Meet the actual nature of MKO

MKO terrorists relocated from Iraq to Albania


Balkanspost: MKO terrorists relocated from Iraq to Albania


The remaining members of MKO terrorist group based in Iraq for decades left on Friday for resettlement in Albania following several attacks on their camps in recent years.

More than 280 members of the Mujahideen-e-Khalq Organization of Iran (MKO) living at Camp Liberty, next to Baghdad International Airport, departed from Iraq, the group said in a statement.

Under a deal brokered by the United States and the United Nations refugee agency, almost 2,000 terrorists have been resettled in nearly a dozen European countries since the start of 2016.

Until a few years ago, MKO was listed as a terrorist organization by the United States and the European Union.

The group sided with Saddam Hussein during Iraq’s war with Iran in the 1980s but fell out of favor with Baghdad after he was toppled by a U.S.-led invasion in 2003.

A rocket attack claimed by a Shia Muslim militia in October killed 23 MKO members.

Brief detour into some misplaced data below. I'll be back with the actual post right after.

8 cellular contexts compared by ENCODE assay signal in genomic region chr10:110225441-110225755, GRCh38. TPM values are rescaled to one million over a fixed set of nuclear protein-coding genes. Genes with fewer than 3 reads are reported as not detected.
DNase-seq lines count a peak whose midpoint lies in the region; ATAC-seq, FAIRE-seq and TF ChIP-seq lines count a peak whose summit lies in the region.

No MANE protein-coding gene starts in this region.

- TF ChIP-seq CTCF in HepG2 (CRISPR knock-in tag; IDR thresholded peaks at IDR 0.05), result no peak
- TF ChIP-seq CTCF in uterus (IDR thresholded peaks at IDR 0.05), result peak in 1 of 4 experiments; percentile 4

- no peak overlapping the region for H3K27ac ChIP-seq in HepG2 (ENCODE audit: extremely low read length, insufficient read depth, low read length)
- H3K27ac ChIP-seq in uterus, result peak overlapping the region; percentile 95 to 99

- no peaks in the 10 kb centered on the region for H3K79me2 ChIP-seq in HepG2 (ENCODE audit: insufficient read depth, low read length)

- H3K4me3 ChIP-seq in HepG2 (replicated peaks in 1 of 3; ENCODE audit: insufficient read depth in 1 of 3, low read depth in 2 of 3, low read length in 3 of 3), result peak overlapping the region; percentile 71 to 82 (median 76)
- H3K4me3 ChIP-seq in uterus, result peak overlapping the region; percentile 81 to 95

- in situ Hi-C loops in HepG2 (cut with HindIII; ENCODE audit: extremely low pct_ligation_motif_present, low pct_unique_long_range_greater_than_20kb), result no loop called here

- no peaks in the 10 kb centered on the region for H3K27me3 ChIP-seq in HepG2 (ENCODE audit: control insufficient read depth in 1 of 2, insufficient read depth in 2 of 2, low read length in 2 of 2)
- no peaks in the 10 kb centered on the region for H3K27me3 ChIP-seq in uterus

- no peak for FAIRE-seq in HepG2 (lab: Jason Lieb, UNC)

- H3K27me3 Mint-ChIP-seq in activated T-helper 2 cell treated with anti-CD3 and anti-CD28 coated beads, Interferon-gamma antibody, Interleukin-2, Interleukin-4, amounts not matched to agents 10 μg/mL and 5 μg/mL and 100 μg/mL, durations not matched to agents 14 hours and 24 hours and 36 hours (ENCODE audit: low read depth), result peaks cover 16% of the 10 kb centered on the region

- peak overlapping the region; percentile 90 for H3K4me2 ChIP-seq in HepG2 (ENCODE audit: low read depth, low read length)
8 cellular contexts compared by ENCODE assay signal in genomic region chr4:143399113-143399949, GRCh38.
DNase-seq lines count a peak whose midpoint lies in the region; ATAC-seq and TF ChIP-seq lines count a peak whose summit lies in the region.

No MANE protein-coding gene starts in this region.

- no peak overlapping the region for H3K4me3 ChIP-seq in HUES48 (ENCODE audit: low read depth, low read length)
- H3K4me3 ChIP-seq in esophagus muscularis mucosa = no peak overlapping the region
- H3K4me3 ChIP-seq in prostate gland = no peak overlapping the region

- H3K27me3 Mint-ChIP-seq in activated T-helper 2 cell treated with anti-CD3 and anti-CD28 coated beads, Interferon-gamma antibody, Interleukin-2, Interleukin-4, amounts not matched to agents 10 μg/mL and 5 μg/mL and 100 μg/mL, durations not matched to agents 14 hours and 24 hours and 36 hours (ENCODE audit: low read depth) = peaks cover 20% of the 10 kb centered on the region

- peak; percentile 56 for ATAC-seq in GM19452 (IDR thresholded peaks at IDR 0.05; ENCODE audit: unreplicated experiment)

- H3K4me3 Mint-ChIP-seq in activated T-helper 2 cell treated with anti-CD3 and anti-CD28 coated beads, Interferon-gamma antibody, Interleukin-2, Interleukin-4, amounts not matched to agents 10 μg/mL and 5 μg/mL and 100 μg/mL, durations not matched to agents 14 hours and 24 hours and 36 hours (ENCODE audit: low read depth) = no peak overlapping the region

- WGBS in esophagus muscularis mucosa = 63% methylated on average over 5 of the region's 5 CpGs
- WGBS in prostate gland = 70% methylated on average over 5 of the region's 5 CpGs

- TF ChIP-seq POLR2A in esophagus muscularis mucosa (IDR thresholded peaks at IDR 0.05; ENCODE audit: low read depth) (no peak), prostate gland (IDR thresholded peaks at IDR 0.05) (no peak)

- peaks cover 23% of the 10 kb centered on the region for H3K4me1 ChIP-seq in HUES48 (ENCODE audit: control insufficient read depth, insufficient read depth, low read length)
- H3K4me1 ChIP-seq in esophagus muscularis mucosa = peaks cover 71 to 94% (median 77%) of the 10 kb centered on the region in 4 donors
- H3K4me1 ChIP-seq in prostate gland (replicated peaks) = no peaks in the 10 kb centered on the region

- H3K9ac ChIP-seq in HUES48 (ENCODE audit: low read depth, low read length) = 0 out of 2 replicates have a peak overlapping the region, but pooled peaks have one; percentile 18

The remaining MKO terrorists in Iraq, who seek the overthrow of Iran’s leadership established by the 1979 Islamic revolution, were disarmed after Saddam’s fall and later moved to Camp Liberty.

The US then came up with yet another proposal: Albania.

A small country in the Balkans, Albania was in no position to refuse the United States. Beginning 2013 MEK militants began the long journey to Albania where they still remain. There are now an estimated 3,000 MEK militants in Albania.
In 2013, the Obama Administration struck a deal with the government of Albania to offer asylum to about 250 members of Mujahedin-e-Khalq (MEK / MKO). Since 2013, the Obama Administration and the Albanian government have extended the agreement, consequently increasing the number of asylum seekers to somewhere in the range of 500-2,000 MEK members. During the summer of 2016, Tirana received the largest contingent of about 1,900 people- an operation managed by the UNHCR.

Although most local media portray the operation and Albania’s willingness to offer assistance to the dissident group as a humanitarian mission, little discussion has been made regarding the potential implications that MEK’s presence may have for Albania in the long run, and for religious balances that have already been thrown off by Wahabbi and Salafi presence among moderate Muslim communities in recent years.


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